Fondant icing is a somewhat stiff icing that can be cut into shapes using cookie cutters or rolled out into flat sheets to drape over cakes. Fondant has a glossy professional look that makes it popular for weddings and other formal occasions. The stiffer surface of fondant makes it capable of withstanding decorative work such as sponge painting or hand drawings. Markers filled with food colourings make drawing on fondant as easy as drawing on paper.
- Skill level:
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Things you need
- Food colouring markers, fine and/or bold tip
- Fondant, cutouts or covering on a cake
- Stencils, bendable plastic (optional)
Practice your drawing first on a piece of paper towel or a scrap piece of fondant to see how quickly the "ink" comes out and how much pressure you'll need to use. Test each marker from the package to make sure the colours all work and to see their output before beginning your project.
Use fine tip food colouring markers to draw detailing on smaller fondant cutouts that will be attached to larger pieces or the final dessert using buttercream frosting. Draw faces, petals of flowers, polka dots or other patterns that can be applied to small areas. Use the markers as you would a traditional ink marker, pressing hard enough to make the colour come out but not so hard you risk piercing the fondant.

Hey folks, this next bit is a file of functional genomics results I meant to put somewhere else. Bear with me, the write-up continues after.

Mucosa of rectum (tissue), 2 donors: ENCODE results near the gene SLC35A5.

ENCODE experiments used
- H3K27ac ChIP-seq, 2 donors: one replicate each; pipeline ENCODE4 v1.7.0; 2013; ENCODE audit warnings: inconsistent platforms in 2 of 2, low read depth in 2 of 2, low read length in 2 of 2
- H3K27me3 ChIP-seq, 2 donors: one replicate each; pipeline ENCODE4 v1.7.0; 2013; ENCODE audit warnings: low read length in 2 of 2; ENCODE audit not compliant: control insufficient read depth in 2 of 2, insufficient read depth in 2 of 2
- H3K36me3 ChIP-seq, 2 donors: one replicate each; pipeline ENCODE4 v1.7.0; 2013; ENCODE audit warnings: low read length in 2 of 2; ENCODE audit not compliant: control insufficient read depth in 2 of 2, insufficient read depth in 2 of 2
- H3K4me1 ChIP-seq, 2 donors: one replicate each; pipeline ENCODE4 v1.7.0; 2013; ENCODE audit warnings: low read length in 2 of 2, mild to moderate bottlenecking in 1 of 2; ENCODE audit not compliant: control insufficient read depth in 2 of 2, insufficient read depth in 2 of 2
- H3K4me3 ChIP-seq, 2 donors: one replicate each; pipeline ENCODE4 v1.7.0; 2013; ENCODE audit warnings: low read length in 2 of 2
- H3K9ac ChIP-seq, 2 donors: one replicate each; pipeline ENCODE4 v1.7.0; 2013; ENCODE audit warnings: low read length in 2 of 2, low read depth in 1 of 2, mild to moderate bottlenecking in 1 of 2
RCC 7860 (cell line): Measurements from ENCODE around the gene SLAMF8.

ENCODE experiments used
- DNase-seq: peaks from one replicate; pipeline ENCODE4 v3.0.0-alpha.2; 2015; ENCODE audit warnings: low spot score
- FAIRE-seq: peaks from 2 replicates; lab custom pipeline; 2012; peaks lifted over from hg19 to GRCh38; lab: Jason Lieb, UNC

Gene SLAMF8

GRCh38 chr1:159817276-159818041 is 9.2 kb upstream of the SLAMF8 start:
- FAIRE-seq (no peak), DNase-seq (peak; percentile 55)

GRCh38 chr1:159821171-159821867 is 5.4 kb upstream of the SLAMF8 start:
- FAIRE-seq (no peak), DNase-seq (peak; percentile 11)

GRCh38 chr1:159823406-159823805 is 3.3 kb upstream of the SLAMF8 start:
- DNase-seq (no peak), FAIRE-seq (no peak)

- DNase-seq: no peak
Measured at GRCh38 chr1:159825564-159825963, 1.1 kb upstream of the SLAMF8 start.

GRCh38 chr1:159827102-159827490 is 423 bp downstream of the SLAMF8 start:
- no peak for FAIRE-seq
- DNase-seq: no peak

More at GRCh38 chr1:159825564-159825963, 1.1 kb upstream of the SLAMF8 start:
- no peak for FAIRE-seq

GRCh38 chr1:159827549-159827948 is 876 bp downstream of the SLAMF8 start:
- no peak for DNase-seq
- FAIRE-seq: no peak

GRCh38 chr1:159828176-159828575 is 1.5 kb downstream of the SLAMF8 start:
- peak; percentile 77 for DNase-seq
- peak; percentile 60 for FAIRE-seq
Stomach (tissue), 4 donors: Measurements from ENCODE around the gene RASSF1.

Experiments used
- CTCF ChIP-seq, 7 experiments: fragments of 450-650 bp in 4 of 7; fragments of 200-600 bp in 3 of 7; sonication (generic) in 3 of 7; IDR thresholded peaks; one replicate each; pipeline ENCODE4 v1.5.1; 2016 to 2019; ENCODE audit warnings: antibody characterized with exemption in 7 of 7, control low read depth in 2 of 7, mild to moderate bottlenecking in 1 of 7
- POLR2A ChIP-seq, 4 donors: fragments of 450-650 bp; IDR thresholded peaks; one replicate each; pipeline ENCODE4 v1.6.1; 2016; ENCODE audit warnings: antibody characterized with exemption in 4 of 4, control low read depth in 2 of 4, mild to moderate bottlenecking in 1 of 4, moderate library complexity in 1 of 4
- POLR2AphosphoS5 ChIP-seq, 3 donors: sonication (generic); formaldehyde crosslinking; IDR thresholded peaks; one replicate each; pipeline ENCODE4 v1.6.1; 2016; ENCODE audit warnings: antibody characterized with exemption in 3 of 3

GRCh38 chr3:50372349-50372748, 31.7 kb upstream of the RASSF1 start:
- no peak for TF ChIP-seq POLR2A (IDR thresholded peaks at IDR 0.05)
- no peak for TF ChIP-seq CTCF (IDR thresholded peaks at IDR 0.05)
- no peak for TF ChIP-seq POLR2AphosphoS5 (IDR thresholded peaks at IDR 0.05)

Use the fine or bold tip markers on fondant covering a cake by carefully working on it section by section. Work on the cake after the fondant has been applied and trimmed because it's the easiest way to check that large drawings like these are symmetrical. Use bendable plastic stencils to help with the accuracy and symmetry of the drawings, creating large images such as lacelike patterns, varying polka dots, stripes, monograms or butterflies.
Allow the food colouring drawings to dry for 5 to 10 minutes before applying the fondant cutouts or moving and storing a fondant covered cake.
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